In the same way that action stars don't do their own stunts and surrogate mothers don't raise their own babies, singers often rely on other songwriters to provide the lyrics to their biggest hits. It's never widely publicized who did the actual writing, and as we have mentioned before, sometimes it's for good reason.
6Michael Jackson Wrote "Do the Bartman"
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The Simpsons has been on the air so long that some of you aren't old enough to remember that at one time it was an absolute merchandising juggernaut. There was a span of a few years when you couldn't leave the house without seeing Bart Simpson dolls, T-shirts, lunch boxes, video games, and, at the apex, a music video for a single called "Do the Bartman":
So what songwriting hack was available in 1990 to slap together that sad, transparent cash grab?
Here's something cool you probably didn't know about the late Michael Jackson: He loved The Simpsons. If you remember the third season debut, "Stark Raving Dad," you'll probably remember it as that episode where Michael Jackson provides the voice of a huge white mental patient who thinks he's Michael Jackson.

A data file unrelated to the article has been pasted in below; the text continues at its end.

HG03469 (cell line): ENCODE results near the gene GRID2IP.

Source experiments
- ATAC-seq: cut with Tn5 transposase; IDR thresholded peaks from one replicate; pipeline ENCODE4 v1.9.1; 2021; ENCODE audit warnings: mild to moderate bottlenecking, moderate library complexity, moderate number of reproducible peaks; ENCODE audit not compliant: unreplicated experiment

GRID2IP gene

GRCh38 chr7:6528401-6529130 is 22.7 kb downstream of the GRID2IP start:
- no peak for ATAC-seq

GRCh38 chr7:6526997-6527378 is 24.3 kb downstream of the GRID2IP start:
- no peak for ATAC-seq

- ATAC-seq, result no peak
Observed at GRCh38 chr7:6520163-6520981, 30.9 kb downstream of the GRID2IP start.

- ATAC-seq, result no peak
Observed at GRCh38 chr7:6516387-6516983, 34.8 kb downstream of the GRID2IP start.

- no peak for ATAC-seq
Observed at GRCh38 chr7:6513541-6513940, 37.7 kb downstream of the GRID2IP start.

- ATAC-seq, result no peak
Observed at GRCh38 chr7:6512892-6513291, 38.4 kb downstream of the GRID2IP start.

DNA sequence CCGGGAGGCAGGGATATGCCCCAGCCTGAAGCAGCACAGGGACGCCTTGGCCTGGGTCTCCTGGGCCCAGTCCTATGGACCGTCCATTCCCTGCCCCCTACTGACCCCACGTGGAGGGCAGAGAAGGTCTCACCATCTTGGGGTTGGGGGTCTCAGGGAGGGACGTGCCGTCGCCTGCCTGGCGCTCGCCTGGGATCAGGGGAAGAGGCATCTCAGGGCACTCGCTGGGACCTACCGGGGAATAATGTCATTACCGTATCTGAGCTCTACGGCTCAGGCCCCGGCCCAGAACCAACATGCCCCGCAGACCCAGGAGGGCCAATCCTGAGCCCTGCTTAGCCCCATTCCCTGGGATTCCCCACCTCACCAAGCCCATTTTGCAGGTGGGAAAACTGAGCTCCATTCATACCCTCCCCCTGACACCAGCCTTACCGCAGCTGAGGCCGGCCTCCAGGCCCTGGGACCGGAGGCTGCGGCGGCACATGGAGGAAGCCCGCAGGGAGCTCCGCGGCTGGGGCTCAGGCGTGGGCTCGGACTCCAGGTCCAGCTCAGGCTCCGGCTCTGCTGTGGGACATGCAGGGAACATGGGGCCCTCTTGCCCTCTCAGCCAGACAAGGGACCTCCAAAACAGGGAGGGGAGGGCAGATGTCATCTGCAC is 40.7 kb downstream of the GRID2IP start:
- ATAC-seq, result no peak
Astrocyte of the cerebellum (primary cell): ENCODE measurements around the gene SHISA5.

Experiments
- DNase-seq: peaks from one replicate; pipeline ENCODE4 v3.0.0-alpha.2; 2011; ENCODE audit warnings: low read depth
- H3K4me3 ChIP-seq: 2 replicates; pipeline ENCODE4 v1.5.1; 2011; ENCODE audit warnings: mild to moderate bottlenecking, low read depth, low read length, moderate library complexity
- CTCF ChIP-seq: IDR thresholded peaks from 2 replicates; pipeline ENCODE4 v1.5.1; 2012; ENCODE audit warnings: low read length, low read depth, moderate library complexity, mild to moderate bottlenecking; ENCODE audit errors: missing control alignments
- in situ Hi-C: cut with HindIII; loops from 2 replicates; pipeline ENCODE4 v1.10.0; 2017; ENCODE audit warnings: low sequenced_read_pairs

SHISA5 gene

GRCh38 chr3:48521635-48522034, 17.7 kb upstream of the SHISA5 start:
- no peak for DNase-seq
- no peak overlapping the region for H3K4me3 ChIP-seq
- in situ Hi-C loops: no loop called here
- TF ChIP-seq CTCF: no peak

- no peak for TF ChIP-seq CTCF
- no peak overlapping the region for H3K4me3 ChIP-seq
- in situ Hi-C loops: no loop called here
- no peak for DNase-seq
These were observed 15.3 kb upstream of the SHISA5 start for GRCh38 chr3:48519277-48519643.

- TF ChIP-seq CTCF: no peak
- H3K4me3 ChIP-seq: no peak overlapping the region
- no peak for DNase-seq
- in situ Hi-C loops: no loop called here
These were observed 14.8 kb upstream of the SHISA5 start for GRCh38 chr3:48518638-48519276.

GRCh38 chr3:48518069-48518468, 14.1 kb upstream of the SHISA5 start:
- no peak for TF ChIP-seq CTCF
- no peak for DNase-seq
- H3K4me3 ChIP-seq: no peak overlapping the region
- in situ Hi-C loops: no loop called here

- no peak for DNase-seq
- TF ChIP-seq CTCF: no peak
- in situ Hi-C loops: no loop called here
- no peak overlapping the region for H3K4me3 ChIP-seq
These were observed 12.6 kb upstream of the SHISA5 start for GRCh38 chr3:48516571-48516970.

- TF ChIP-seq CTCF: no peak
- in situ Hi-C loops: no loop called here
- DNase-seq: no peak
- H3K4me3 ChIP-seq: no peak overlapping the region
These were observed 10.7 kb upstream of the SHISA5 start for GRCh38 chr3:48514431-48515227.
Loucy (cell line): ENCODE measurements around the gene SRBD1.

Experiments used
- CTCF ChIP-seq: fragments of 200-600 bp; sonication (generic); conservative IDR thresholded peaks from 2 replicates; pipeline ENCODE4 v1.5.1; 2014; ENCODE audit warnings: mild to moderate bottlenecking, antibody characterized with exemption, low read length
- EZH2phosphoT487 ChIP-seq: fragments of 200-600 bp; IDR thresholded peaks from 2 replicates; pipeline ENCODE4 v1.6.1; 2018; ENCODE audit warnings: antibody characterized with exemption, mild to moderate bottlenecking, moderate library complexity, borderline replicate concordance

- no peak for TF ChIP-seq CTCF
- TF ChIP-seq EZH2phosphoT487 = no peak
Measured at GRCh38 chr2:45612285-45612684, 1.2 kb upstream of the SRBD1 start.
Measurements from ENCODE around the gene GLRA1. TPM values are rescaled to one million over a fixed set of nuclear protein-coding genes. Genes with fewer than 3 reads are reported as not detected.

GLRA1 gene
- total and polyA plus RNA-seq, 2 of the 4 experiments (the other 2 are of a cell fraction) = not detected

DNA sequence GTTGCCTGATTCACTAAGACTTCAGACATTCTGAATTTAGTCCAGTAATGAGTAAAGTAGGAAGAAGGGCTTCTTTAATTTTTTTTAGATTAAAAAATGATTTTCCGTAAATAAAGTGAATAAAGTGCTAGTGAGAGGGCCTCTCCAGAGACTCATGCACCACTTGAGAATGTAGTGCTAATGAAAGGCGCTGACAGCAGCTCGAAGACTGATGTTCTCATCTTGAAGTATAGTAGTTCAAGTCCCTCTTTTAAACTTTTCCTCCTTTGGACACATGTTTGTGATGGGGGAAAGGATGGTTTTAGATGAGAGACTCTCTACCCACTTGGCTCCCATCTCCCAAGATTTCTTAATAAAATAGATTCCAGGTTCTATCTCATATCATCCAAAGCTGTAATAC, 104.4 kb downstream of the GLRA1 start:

It was probably the most ingenious bit of stunt casting ever, and a pretty bold move for the young show to have the King of Pop on as a guest star. Few knew at the time that Jackson had always been a fan, and longtime Simpsons producer James L. Brooks explained in a DVD commentary how he fielded a call in his office one day from Jackson himself, who proclaimed that he was a huge fan of Bart and wanted to write a No. 1 single for him, which is a little pretentious, but whatever. It's Michael Jackson. "Do the Bartman" is what he came up with.
Looking back, the whole thing is a little weird. It's a rap song, featuring Bart Simpson rapping words written by Michael Jackson, who is not someone necessarily known for his ill rhymes. But who are we to argue? The video was directed by Brad Bird (!), got heavy rotation on MTV, and topped the charts in five other countries. None of whom could have known that the show would still be on the air 23 years later.
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Or that Michael Jackson wouldn't.